Dr. Amit Agarwal

Institute of Anatomy, Medical Faculty Heidelberg, Heidelberg University

Prof. Dr. Frank Kirchhoff

Centre for Integrative Physiology and Molecular Medicine, University of Saarland

Dr. Manuela Simonetti

Institute of Pharmacology, Medical Faculty Heidelberg, Heidelberg University

 

Calcium signalling in glial cells and their role in antidepressant-mediated analgesia in neuropathic pain.

Some forms of neuropathic pain don’t respond to the conventional analgesic treatments and can be treated with tricyclic antidepressants (TCA) and serotonin and noradrenaline reuptake inhibitors (SNRIs). Noradrenalin signaling seems to be essential for the antidepressants mediated pain relief, and the activation of adrenergic receptors lead to inhibition of neuropathic pain, but the mechanism is still unknown. In the brain and spinal cord, adrenergic receptors are highly expressed by astrocytes and in microglia, suggesting that the glia cells might drive the antidepressants mediated analgesia.

Using chronic in vivo2P-LSM, we will study astrocytic and microglial dynamics (Ca2+signaling and morphological changes) in response to nerve injury in the areas important for pain perception such as the primary somatosensory cortex (S1) and the dorsal anterior cingulate cortex (dACC), the dorsal horn of the spinal cord (dSpC) and the dorsal root ganglion. We want to address how these changes lead to pathophysiological changes in vivo. We will study the expression of functional adrenergic receptor subtypes on astrocytes and microglia through gene expression analyses and pharmacological manipulations. To understand the unique role of glial cells GPCR signaling in pain, we will conditionally delete various adrenergic receptor subtypes and modulate G-protein coupled receptor signaling using chemogenetic approaches in a cell-specific manner. To gain further mechanistic insights, using primary astrocyte and microglia culture systems, we want to identify factors released by these cells in response to adrenergic receptor activation.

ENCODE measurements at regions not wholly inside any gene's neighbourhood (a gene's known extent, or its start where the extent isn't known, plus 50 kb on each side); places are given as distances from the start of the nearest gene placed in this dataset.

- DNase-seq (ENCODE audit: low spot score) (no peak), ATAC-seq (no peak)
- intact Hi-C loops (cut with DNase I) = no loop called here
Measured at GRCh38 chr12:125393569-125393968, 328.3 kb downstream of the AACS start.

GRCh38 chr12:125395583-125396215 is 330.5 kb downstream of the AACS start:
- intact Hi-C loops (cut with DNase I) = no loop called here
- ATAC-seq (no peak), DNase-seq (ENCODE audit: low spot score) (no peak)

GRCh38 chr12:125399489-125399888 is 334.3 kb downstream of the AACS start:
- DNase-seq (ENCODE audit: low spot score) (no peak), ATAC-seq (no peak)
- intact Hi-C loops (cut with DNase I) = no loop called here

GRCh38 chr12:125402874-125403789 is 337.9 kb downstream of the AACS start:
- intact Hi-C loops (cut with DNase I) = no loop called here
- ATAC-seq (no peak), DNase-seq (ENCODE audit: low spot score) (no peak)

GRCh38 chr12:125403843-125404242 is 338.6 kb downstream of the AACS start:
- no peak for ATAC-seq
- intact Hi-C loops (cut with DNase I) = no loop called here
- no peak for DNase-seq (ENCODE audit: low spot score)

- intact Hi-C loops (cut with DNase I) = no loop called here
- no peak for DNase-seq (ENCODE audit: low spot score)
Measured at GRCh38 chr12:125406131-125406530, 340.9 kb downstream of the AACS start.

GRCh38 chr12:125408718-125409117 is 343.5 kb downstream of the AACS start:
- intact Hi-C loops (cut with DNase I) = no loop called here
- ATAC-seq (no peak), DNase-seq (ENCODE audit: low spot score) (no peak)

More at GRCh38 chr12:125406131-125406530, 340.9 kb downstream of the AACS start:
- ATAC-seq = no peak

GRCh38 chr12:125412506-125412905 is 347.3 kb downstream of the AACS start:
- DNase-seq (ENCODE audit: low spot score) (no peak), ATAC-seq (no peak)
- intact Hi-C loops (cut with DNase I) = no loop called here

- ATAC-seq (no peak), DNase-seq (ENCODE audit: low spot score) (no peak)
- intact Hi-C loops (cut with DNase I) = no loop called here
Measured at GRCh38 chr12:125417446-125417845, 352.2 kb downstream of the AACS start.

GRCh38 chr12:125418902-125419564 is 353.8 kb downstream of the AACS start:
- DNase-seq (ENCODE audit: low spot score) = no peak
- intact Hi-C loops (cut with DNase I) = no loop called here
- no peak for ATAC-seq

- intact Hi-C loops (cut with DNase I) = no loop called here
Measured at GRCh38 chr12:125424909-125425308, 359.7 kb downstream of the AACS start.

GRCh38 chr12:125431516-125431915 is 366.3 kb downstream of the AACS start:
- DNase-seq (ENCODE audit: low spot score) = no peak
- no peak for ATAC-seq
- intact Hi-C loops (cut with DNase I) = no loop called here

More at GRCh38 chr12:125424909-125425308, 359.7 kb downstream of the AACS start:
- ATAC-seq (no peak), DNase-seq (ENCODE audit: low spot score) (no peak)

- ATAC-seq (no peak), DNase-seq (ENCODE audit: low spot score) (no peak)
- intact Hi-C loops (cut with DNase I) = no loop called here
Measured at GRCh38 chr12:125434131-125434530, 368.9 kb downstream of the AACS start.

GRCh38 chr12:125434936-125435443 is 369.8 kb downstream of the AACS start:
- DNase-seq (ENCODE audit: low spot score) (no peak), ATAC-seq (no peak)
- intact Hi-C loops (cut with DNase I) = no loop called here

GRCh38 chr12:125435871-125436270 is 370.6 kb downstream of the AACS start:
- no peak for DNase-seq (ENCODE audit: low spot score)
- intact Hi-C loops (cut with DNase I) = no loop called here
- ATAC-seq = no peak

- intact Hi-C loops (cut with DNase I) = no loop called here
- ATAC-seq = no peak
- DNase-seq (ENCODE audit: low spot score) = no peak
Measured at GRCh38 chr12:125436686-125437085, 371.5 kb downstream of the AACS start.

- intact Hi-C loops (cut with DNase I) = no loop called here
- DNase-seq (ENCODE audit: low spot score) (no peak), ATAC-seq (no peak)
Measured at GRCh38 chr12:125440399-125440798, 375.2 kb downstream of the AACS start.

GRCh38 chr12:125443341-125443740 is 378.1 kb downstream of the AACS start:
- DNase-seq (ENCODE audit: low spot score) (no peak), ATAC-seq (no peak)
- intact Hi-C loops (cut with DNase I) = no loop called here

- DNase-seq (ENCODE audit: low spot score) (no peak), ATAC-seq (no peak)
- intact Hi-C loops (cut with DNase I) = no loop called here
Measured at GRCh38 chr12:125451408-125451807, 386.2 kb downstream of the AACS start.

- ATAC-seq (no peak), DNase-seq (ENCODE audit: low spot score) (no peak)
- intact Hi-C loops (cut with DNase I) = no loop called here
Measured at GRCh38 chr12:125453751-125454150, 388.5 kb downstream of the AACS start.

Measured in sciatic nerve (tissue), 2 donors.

The central aim of this study is to identify molecular mechanism by which activation of adrenergic signaling can modulate neuropathic pain condition. Our long long-term goal is to identify downstream molecular targets on glial cells, which can treat neuropathic pain without affecting other cognitive functions

 

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